BrickCon 2009 starts in exactly two months. That means it’s time to start getting down to details on all the collaborative displays being planned for the con, starting with our very own Zombie Apocafest 2009. (We’ll be doing a roundup about all the other displays soon.)
Like last year’s zombie apocalypse display, Zombie Apocafest is sponsored and organized by The Brothers Brick, with additional sponsorship from the generous humans at BrickArms. Look for more information about prizes and giveaways here on the blog between now and the con.
Got builder’s block? Not sure what the heck we mean by “apocafied”? Unsure what the standards are? Read on…
Inspiration for the LEGO zombie apocalypse
Popular culture is full of inspiration for a LEGO zombie apocalypse. Our collaborative display is largely inspired by the book World War Z: An Oral History of the Zombie War, by Max Brooks, also author of The Zombie Survival Guide: Complete Protection from the Living Dead.
There’s plenty of inspiration for your LEGO creations to be found in movies like George A. Romero’s Living Dead series, the hilarious Shaun of the Dead, and the harrowing 28 Days Later.
Personally, music inspires a lot of my LEGO building. Here’s my personal soundtrack, heavy on metal and light on funny novelty songs. Hey, this is serious stuff! Also, the only convergence of AC/DC, W.B. Yeats, zombies, and LEGO in the history of the human race.
Zombie literature and films are full of social commentary — a dystopian reflection of our present or near future. In other words, the real world we all live in is unfortunately full of examples of the things survivors would encounter in a zombie apocalypse.
Improvised fighting vehicles — civilian or non-combat military vehicles with armor plating and weapons systems tacked on — are the archetype for the chained-up, cage-encased, spiky bad boys we all know and love from our favorite ApocaLEGO builders.
Not cool in real life, but good against zombies.
Finally, here are a few ideas we’ve had at The Brothers Brick — we can’t possibly build them all ourselves in the next two months.
- A commuter train on fire that streaks around the perimeter of the layout. (9-volt would probably be easiest to power over the weekend.) Bonus points for smoke effects.
- Helicopters on rooftops evacuating survivors. Bonus points for motorized rotors. Extra credit for hovering action.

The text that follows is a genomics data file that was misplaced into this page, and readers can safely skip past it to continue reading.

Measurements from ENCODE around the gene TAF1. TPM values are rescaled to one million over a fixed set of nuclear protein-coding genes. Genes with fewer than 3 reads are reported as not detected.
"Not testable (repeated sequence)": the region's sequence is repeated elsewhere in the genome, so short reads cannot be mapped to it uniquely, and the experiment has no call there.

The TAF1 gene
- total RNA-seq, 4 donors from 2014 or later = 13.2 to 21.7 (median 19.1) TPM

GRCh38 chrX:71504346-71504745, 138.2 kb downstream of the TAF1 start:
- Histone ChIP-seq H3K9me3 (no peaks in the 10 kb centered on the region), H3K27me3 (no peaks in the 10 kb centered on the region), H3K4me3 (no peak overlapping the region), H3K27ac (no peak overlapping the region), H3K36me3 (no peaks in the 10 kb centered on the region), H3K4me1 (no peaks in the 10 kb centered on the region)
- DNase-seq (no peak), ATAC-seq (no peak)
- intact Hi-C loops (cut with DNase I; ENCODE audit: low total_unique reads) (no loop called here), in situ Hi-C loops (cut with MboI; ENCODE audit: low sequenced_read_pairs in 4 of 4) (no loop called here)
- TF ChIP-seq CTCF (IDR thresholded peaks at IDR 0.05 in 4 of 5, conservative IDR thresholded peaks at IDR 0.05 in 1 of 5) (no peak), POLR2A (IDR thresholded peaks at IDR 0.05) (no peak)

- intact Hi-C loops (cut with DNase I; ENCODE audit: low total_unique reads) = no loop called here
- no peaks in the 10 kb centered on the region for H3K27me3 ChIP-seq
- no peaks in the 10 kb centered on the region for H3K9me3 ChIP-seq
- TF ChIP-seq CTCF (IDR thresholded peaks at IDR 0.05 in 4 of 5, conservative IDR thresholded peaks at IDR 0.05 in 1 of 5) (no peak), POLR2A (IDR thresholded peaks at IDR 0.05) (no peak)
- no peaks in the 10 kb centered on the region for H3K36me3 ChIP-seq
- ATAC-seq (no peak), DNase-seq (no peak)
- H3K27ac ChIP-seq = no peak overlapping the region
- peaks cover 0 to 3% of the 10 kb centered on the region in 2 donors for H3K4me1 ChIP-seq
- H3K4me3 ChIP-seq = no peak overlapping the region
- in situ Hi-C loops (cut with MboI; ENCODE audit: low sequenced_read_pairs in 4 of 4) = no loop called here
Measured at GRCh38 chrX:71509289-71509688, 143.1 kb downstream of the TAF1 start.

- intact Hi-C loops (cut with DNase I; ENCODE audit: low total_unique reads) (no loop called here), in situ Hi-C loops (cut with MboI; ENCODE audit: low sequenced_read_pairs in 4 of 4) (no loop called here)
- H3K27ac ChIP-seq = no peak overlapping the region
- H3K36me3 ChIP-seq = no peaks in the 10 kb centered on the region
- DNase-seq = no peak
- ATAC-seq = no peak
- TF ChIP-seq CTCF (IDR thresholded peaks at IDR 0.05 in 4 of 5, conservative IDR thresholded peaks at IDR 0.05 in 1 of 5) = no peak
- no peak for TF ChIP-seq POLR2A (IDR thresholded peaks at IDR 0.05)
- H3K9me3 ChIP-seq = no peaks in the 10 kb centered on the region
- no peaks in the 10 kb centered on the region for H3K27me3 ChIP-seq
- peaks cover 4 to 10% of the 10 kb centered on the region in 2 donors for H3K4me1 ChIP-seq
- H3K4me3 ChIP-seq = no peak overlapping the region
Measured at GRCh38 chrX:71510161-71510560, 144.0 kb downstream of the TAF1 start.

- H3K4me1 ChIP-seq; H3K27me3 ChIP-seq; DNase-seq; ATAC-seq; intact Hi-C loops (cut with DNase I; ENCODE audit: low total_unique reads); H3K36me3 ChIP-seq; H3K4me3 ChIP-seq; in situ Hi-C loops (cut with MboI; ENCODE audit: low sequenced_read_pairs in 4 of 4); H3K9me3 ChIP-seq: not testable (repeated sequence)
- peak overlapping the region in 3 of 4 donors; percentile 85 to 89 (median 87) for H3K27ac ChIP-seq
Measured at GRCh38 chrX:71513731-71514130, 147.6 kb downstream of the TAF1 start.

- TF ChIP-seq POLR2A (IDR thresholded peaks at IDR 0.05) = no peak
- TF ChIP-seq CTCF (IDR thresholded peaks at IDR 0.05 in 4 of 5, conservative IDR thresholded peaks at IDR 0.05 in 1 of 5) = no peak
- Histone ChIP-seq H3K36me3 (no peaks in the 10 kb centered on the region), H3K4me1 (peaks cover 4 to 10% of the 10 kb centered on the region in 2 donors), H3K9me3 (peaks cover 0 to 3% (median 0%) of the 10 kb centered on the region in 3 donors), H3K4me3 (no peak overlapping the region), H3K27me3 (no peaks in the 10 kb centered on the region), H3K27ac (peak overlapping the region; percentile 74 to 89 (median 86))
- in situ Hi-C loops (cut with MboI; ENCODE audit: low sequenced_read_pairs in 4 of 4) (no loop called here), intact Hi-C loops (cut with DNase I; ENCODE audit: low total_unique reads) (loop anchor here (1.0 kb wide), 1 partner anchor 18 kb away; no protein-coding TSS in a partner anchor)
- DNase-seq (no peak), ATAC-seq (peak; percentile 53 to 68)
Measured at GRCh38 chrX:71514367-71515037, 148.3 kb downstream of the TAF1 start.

- A security wall. Again, not at all cool in real life, but effective against the 90% of zombies who can’t use ladders.
- Elevated highway.
- Boats. Lots of boats.
Building and vehicle standards
As silly as it probably sounds, realism is one of our primary goals for this display. What would it look like if zombie minifigs invaded the Town display?
No giant robots to sweep through the streets, no deus ex machina with laser cannons and railguns.
Buildings follow the “Cafe Corner standard”:
- Building stands on one or two Baseplate 16 x 32 with Square Corners.
- Two connectors on each side of the building: Technic Brick 1 x 2 with Hole placed on studs #10-11 and #22-23 (from the front of the baseplate).
- Floors can be any height (though 9 bricks high appears to be the standard).
- Curb at edge of baseplate built from 1 x n light gray tiles, and sidewalk built from dark gray tiles, seven studs from the curb to the building (curb + sidewalk = 8 studs).
- Building can be any size (though 16 x 16 or 16 x 32 appears to be the standard), built eight studs back from the front of the baseplate with an eight-stud “alley.”
Vehicles should be minifig-scale, though look for details about opportunities to build zombie apocalypse vehicles at other LEGO scales in September.
For the Zombie Apocafest display, though, most vehicles should probably be in the 4 to 10-stud-wide range (construction vehicles excluded).
How it’s going to work
Remember, the Zombie Apocafest display is only open to registered attendees of BrickCon. We won’t be able to accept contributions or drop-offs from the general public.
Doors open on Thursday morning at 9:00 AM on October 1. I’ll be there with Thanel soon afterward, helping out with the con in general, and keeping an eye on early additions to the display. The man, the myth, the legend, LEGOLAND Master Model Maker Gary McIntire has generously agreed to add his artistic vision and organizational skills to the display, so look for him as well.
We’ll give out prizes on Saturday night (or whenever the rest of the prizes are awarded). There will also be giveaways aplenty again this year. However, quantities of each item will be limited, and we’ll give them out with fairly specific requirements. We hope everybody leaves BrickCon with something, though.
As a reminder, here are the four prize categories:
- Best Original Vehicle (last year’s winner: Andrew Lee’s Truck)
- Best Apocafied LEGO Vehicle (new category; example above)
- Best Original Building (last year’s winner: Paul Hetherington’s Casa Baron)
- Best Apocafied LEGO Building (new category)
Okay, enough reading. Get building!